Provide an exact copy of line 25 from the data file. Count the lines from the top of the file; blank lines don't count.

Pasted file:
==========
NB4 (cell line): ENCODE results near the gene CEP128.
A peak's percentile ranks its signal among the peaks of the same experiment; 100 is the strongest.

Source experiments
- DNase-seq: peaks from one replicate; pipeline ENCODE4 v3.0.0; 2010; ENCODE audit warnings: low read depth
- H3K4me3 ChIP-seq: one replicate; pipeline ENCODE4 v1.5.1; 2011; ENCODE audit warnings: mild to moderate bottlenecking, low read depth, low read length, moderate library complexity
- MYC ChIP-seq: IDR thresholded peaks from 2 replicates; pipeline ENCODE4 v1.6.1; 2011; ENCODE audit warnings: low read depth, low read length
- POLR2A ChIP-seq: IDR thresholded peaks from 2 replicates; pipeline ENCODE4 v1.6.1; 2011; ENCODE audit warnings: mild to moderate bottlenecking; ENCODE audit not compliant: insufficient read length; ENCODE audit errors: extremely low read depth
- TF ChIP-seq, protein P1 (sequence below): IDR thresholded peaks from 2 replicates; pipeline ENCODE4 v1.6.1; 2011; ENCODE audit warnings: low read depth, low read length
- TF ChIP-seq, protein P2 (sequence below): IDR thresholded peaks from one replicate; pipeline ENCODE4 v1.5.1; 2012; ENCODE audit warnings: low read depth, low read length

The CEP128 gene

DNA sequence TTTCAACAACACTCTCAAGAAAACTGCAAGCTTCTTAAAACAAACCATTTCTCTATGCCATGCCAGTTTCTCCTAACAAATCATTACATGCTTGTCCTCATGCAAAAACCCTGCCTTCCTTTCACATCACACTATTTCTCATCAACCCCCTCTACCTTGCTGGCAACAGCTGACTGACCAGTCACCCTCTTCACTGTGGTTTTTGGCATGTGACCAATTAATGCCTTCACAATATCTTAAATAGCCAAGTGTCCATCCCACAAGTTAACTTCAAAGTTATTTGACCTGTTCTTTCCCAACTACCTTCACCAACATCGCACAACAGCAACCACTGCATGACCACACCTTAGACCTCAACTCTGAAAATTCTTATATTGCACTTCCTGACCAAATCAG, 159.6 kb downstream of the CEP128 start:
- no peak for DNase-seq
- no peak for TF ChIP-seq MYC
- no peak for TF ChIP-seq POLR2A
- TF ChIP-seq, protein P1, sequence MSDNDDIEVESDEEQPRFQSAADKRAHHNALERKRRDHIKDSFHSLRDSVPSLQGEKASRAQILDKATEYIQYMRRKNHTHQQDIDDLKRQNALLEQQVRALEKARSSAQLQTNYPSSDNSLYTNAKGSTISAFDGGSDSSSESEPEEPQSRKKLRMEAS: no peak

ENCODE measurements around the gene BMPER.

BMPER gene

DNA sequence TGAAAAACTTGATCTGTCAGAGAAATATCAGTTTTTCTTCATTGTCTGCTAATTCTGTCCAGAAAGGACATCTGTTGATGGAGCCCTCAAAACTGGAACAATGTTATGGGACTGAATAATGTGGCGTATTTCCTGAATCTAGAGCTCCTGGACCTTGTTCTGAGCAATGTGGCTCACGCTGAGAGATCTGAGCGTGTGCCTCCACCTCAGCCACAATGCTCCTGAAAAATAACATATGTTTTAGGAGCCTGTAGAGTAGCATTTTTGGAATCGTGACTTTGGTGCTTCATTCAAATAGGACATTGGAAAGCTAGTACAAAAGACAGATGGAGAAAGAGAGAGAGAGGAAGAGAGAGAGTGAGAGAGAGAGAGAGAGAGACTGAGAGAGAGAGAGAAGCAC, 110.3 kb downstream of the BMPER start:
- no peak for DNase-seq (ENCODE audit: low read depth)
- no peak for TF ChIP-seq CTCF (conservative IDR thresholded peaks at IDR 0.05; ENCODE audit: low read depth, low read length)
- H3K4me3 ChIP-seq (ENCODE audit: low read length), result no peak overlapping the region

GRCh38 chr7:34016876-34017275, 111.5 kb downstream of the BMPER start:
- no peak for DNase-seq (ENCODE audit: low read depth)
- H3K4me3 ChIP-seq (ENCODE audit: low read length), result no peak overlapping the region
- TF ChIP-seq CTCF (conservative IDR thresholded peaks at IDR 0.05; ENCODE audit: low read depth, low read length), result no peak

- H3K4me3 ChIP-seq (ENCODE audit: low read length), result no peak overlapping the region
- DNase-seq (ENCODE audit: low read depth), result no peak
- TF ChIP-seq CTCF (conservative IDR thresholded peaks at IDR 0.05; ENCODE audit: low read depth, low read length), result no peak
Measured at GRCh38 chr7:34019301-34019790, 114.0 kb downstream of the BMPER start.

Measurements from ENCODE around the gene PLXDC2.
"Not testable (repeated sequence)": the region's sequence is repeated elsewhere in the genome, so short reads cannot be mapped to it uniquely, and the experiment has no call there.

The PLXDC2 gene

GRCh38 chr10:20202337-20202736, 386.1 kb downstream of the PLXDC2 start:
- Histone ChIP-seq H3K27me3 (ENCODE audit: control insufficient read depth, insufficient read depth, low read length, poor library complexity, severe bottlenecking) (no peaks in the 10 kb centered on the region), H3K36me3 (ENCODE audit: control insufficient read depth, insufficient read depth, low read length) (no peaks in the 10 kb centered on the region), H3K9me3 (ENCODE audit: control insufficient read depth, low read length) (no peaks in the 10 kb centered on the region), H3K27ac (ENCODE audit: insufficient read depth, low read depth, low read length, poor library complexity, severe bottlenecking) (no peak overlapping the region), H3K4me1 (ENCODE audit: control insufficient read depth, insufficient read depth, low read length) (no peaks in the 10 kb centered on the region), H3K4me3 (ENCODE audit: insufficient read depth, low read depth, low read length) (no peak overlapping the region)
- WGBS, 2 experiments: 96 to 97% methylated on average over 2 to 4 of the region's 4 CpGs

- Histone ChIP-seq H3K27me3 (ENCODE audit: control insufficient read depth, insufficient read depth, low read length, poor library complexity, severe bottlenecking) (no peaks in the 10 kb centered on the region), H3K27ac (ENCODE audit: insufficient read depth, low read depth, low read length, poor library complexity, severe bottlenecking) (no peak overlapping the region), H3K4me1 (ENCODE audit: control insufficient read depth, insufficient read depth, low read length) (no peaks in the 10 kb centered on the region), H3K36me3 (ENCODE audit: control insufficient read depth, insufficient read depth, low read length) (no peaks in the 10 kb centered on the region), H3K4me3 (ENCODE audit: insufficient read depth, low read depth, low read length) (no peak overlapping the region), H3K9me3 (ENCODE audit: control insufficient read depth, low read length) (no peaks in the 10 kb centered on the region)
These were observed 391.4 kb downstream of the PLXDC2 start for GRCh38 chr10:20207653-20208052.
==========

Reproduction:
- TF ChIP-seq CTCF (conservative IDR thresholded peaks at IDR 0.05; ENCODE audit: low read depth, low read length), result no peak